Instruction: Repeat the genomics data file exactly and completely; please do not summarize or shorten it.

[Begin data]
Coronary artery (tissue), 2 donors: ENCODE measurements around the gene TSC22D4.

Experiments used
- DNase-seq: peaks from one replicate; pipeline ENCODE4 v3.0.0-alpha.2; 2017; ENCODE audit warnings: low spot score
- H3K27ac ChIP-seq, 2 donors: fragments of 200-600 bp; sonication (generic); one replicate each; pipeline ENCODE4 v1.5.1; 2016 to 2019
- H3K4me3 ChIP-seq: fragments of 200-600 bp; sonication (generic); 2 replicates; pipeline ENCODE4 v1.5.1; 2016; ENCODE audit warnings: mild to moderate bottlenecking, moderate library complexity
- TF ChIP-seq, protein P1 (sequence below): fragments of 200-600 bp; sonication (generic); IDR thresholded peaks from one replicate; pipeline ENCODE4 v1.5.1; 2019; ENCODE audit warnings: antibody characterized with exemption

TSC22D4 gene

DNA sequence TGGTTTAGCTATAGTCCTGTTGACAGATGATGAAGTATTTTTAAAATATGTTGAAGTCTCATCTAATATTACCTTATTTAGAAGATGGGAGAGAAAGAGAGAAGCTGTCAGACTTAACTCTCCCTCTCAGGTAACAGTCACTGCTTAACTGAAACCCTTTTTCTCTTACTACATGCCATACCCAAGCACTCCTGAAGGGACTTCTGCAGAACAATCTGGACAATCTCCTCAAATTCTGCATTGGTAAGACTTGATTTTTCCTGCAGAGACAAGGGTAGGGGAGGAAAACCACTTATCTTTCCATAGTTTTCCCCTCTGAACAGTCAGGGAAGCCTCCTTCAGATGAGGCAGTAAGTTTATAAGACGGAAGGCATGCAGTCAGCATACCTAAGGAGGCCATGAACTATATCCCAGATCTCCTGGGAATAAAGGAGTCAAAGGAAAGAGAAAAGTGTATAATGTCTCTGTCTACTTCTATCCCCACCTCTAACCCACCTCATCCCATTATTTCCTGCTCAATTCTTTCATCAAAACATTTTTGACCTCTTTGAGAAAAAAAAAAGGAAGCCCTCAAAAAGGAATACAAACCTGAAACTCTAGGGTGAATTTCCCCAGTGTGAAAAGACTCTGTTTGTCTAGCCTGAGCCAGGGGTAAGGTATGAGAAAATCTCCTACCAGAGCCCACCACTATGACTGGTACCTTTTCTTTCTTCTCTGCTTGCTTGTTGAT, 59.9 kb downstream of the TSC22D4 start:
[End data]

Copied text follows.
Coronary artery (tissue), 2 donors: ENCODE measurements around the gene TSC22D4.

Experiments used
- DNase-seq: peaks from one replicate; pipeline ENCODE4 v3.0.0-alpha.2; 2017; ENCODE audit warnings: low spot score
- H3K27ac ChIP-seq, 2 donors: fragments of 200-600 bp; sonication (generic); one replicate each; pipeline ENCODE4 v1.5.1; 2016 to 2019
- H3K4me3 ChIP-seq: fragments of 200-600 bp; sonication (generic); 2 replicates; pipeline ENCODE4 v1.5.1; 2016; ENCODE audit warnings: mild to moderate bottlenecking, moderate library complexity
- TF ChIP-seq, protein P1 (sequence below): fragments of 200-600 bp; sonication (generic); IDR thresholded peaks from one replicate; pipeline ENCODE4 v1.5.1; 2019; ENCODE audit warnings: antibody characterized with exemption

TSC22D4 gene

DNA sequence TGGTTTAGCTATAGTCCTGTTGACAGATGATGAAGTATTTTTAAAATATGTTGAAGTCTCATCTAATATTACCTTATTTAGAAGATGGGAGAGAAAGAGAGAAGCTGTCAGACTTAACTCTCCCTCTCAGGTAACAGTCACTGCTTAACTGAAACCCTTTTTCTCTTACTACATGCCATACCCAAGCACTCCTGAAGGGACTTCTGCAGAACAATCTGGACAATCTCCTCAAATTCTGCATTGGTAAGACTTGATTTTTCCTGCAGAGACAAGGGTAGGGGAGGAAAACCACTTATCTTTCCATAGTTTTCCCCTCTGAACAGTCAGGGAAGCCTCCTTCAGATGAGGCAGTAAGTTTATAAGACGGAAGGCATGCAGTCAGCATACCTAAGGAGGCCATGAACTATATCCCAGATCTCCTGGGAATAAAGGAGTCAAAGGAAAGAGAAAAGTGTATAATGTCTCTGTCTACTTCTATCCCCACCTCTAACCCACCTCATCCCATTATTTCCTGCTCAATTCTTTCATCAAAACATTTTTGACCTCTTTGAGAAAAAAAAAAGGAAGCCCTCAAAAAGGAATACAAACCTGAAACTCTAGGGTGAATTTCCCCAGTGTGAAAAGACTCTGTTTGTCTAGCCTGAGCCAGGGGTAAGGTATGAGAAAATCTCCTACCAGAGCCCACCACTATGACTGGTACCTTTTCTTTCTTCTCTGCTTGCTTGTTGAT, 59.9 kb downstream of the TSC22D4 start: